With scientific discovery comes the need for ethical supervision. Great minds may have the ability to create and disassemble, but they are not infallible. As a result, governing boards are often put into place to ensure that ethics and fair play are always upheld within the realm of science. This is the only way to protect humanity. Splice shows what happens when ethics fly out the window.

In the thriller, two young and hip genetic engineers named Clive (Academy Award winner Adrien Brody) and Elsa (Sarah Polley) are the toast of the scientific community. Their most recent creation is a set of hybrid life forms that they made with the DNA of numerous animals. Not satisfied with the success that they’ve achieved, Elsa (the more headstrong of the two) decides that it would be interesting to take things to the next level. She wants to incorporate human DNA into the mix so that the duo can solidify its place at the top of the genetic engineering food chain. Unfortunately, Clive (the pragmatic one) isn’t so sure. Although he initially puts up a fight, he finally gives into Elsa’s whim and injects their last hybrid embryo with the genetic matter of an unknown female donor. Then, they wait.

Soon after, their creation hatches. She’s a bizarre, bird-like creature with human and reptilian traits. She also behaves much differently than Clive and Elsa’s other hybrids by exhibiting violent tendencies, which leads her creators to believe that the form is somehow in pain. Clive and Elsa struggle with the decision to let the beast live or to put it out of its misery. But as scientists, they choose to ride the wave and see where this discovery takes them. They name the being Dren (“nerd,” backwards). As she grows, the two scientists develop very different attachments to her. Elsa becomes maternal. Clive becomes resentful. However, Dren is an anomaly to them both. She is exponentially smarter and more evolved than they imagined. However, as Dren begins to take on more human traits and patterns of behavior, Elsa and Clive start to break under the crush of their own discovery. Not only does the new hybrid threaten their relationship with one another, but she just might be the bane of human existence as well.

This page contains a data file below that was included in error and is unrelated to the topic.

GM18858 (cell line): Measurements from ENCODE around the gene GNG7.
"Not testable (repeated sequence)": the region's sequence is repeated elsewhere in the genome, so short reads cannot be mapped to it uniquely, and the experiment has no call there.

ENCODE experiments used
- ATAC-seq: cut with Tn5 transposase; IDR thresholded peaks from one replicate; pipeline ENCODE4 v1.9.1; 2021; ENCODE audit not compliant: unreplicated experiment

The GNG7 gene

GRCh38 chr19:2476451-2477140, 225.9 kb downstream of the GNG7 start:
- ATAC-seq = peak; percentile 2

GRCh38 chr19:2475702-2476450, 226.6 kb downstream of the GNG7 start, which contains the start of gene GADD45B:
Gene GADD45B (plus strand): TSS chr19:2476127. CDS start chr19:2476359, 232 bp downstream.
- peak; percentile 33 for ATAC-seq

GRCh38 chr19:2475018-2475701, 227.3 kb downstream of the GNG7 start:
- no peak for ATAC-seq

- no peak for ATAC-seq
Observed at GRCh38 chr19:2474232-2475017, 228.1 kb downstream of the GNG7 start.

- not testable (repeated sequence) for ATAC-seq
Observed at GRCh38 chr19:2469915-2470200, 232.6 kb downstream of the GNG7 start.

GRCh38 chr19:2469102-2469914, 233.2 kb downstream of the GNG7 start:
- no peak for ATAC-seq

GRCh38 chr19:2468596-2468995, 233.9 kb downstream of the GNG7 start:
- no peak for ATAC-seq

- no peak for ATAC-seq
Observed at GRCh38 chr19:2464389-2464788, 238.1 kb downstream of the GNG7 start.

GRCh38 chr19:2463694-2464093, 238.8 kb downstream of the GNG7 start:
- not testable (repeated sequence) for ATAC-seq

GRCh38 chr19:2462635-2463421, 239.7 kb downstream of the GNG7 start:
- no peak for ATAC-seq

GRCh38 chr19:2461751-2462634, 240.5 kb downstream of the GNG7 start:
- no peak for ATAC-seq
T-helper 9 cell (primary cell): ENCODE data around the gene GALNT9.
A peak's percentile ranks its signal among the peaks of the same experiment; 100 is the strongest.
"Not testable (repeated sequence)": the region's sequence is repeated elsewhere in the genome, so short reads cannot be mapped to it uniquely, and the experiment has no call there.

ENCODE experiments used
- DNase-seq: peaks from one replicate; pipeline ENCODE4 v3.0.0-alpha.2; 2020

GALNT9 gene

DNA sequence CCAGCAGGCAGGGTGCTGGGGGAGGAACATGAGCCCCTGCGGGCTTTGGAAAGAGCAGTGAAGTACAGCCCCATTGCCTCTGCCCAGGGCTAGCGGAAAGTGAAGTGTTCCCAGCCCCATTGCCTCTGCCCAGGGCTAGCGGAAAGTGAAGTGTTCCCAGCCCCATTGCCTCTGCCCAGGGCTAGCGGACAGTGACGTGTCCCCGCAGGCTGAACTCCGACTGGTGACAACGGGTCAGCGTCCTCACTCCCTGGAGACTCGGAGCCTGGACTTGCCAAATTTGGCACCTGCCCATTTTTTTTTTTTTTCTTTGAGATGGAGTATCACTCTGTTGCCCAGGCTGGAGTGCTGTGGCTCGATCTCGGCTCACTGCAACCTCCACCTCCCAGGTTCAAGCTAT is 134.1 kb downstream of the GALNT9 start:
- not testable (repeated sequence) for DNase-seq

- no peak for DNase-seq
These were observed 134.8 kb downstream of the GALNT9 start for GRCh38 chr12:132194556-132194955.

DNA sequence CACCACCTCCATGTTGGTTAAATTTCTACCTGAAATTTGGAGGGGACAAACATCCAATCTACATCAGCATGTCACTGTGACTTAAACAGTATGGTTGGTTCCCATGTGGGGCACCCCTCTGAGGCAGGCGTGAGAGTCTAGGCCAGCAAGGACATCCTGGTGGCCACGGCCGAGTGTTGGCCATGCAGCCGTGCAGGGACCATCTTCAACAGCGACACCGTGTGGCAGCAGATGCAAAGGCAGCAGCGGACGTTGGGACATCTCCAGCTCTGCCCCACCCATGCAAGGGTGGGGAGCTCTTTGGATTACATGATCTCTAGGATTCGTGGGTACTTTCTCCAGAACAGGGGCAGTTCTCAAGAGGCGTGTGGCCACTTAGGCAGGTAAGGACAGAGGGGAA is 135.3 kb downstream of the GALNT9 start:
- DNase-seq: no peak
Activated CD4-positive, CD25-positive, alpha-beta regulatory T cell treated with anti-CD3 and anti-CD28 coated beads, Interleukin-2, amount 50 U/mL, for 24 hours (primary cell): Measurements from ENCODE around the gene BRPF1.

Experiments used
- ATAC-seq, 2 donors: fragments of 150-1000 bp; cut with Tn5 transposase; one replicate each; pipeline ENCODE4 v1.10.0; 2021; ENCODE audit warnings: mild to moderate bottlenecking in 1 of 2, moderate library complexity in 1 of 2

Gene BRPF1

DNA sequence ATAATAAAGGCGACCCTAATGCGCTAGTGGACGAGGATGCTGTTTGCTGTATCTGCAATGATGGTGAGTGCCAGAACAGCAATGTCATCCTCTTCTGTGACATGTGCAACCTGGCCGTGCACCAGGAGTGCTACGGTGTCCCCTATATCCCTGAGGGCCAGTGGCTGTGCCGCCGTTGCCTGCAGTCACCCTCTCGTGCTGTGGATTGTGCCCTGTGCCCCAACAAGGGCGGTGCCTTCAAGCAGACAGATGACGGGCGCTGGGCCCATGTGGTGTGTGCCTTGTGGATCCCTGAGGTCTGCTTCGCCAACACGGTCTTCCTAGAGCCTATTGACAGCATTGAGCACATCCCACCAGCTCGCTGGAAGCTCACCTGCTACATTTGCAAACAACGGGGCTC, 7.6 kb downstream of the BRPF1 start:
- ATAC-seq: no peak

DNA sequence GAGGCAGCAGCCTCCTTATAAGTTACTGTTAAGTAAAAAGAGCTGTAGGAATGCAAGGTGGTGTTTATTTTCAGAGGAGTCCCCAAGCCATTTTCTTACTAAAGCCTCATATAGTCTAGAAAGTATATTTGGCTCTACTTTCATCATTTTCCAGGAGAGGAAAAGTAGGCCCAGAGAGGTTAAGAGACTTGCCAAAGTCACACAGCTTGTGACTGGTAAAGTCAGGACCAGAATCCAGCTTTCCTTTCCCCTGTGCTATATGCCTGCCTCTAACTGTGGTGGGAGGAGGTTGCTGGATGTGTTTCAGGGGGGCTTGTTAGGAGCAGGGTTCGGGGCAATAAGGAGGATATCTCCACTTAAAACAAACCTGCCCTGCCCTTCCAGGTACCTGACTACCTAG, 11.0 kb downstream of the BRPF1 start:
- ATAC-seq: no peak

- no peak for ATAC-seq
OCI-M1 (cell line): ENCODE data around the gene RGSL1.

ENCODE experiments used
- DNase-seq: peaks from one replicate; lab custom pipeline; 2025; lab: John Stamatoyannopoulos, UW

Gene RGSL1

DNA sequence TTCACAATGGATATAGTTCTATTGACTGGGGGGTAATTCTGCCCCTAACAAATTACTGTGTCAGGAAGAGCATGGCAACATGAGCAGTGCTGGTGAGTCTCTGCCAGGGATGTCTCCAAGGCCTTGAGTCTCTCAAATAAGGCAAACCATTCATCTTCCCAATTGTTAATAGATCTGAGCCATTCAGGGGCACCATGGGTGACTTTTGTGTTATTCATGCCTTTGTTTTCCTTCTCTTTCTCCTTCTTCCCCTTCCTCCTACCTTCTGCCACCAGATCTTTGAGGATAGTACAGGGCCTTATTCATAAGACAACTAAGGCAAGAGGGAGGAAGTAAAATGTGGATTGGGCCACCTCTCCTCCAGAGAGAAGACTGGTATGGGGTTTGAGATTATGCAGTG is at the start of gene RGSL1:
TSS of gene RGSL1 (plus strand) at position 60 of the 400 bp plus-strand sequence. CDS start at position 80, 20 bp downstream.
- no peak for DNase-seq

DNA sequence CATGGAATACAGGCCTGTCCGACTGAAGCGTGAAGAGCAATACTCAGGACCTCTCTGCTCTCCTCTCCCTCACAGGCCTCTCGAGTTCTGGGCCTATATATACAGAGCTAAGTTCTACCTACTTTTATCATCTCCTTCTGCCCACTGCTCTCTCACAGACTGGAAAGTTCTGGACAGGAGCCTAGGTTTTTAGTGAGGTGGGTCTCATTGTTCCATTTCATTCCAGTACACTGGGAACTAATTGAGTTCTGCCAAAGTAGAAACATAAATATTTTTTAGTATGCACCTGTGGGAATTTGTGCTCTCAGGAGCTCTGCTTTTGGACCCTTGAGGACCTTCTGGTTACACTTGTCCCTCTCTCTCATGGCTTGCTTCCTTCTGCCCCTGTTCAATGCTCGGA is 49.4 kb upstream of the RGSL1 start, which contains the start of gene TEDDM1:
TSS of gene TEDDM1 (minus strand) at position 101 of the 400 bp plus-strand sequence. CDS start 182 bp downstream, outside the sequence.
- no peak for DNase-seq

Splice is a unique and deceptive thriller. It’s not the gore-fest that horror fans may be expecting. In many ways, it’s so much more. Splice pays homage to the best from every film genre imaginable: It has the style of foreign and new wave films with the biting wit of a dark comedy. It’s spookier than anything Alfred Hitchcock or David Cronenberg ever did and wilder than every Russ Meyer, John Waters and Roger Corman flick ever created. Like the Dren character it depicts, Splice is itself the perfect hybrid.

The mastermind behind the movie is Canadian director Vincenzo Natali (Cube). Splice is Natali’s labor of love. It took him nearly a decade to finally bring it to the big screen. Along the way, one of his major concerns was the speed in which modern science has progressed. He was worried that his film would be eclipsed by the real world.

“The technology is advancing so rapidly, I think it took scientists less time to map the human genome than it took to write the script,” he jokes. “How does Splice fit in to the world we live in now? I don’t even know what world that is. I don’t think anyone does. Things are changing in dramatic ways in all aspects of our civilization, culture and science, and that’s something Splice explores: our relationship to technology and the doors it unlocks. It pushes us to places we’re unable, or afraid to go.”

Brody agrees.

“What takes place in this movie is not far from the truth,” he says. “We’re living in a world in which science fiction is becoming reality and that gives the film its weight. It’s frightening to a certain extent, to see how precarious things can be, but also exciting because there is potential for wonderful things.”

Since its premiere at the 2010 Sundance Film Festival, Splice has been garnering a ton of attention from critics and moviegoers. Its plot twists and turns are unexpected and like nothing that anyone has ever seen before. One person who was impressed by the movie is Joel Silver. He’s the mega-producer behind movies such as The Matrix and 2009’s Orphan. Silver was perusing the trade papers when he happened upon a tiny still shot of the movie. He requested a copy and screened it. Instantly, he was hooked.